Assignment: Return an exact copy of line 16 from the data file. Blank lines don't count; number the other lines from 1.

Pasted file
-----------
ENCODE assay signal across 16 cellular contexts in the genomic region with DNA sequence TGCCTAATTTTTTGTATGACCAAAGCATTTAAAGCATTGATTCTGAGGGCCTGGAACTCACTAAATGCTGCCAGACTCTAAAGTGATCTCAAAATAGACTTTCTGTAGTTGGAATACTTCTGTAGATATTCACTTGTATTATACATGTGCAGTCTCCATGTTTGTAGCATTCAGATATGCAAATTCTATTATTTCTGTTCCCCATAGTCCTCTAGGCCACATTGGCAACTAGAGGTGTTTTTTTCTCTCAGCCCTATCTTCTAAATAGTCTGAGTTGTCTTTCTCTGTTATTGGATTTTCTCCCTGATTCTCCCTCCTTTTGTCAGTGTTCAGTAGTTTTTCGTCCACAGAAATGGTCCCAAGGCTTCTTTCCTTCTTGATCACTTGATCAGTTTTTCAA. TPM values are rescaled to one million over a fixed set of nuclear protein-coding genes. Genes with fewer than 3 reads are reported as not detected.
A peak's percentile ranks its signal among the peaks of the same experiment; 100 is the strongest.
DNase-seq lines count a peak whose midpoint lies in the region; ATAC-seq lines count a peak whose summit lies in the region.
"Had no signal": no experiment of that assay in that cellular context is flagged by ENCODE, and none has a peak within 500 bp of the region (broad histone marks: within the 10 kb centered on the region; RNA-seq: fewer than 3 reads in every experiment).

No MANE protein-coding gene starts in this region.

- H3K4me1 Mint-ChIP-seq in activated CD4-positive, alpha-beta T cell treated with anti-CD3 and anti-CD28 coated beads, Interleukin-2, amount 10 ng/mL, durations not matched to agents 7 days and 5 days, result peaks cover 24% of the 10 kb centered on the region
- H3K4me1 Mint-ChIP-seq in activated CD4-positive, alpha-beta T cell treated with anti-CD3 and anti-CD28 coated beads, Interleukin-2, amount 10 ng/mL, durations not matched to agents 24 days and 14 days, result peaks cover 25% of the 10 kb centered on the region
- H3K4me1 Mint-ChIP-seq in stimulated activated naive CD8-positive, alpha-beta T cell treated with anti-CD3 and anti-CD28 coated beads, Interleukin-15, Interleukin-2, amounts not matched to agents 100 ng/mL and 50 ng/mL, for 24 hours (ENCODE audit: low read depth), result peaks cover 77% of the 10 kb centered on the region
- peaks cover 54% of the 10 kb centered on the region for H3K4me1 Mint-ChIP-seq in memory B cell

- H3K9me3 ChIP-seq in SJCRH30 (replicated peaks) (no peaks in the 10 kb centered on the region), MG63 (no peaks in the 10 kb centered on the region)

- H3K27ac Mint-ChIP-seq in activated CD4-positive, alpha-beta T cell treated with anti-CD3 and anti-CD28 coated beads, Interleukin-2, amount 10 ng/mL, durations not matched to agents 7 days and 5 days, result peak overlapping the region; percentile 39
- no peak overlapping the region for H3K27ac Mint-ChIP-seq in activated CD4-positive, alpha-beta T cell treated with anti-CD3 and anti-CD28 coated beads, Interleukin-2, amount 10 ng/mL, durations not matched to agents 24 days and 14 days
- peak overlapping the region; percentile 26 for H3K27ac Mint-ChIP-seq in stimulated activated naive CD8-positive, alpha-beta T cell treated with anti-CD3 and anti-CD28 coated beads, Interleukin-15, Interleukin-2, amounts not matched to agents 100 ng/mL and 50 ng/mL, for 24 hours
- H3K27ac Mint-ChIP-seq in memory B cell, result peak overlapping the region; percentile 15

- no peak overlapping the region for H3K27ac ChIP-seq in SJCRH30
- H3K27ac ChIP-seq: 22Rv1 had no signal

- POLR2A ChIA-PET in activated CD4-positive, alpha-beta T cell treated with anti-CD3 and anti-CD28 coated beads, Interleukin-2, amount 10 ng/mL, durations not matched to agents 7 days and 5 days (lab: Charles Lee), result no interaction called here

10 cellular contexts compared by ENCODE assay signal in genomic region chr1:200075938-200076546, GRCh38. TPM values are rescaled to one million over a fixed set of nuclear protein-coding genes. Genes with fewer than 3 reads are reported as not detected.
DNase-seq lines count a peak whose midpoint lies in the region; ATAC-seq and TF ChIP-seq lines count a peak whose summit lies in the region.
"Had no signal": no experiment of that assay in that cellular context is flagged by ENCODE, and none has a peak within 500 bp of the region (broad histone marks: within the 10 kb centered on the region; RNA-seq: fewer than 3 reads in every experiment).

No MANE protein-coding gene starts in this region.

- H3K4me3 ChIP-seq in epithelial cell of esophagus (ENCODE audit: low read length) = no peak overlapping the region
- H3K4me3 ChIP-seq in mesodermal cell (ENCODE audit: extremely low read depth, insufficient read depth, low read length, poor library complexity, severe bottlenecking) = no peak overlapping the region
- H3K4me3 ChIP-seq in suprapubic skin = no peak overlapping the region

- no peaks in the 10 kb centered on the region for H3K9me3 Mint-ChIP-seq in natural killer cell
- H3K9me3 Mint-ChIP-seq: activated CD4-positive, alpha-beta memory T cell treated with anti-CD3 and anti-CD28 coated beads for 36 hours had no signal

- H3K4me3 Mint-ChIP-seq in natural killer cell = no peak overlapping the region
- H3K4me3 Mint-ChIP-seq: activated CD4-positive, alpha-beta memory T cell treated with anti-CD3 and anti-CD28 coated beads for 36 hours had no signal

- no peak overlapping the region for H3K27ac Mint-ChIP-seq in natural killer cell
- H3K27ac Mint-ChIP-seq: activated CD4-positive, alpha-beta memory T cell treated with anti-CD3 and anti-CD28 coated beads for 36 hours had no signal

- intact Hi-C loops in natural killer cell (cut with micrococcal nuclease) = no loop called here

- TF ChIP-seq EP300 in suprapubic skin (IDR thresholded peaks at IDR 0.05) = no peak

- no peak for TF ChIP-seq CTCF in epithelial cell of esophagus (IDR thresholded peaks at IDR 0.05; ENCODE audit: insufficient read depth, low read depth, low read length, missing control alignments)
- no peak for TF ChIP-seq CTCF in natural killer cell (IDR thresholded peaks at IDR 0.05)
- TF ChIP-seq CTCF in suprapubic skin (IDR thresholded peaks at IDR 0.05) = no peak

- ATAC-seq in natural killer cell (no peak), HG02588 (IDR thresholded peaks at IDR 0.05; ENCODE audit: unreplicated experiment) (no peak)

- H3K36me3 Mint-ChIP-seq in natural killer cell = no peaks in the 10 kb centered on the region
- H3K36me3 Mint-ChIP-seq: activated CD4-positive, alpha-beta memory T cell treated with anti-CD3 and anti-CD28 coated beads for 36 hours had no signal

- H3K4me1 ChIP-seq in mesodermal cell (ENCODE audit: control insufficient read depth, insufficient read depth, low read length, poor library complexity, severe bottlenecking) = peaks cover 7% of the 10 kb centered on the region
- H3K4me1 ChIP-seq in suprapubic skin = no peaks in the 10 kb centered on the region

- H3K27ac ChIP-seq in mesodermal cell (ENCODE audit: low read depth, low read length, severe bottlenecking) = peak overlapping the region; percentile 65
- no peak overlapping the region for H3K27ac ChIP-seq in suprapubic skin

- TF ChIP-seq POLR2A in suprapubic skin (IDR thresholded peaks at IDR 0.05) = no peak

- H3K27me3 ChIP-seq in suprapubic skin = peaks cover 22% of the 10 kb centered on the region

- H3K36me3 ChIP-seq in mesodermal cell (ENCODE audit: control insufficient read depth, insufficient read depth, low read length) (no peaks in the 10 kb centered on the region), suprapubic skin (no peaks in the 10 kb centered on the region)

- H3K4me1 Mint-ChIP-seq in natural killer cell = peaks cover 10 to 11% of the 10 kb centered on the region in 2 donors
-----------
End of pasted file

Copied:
- H3K27ac ChIP-seq: 22Rv1 had no signal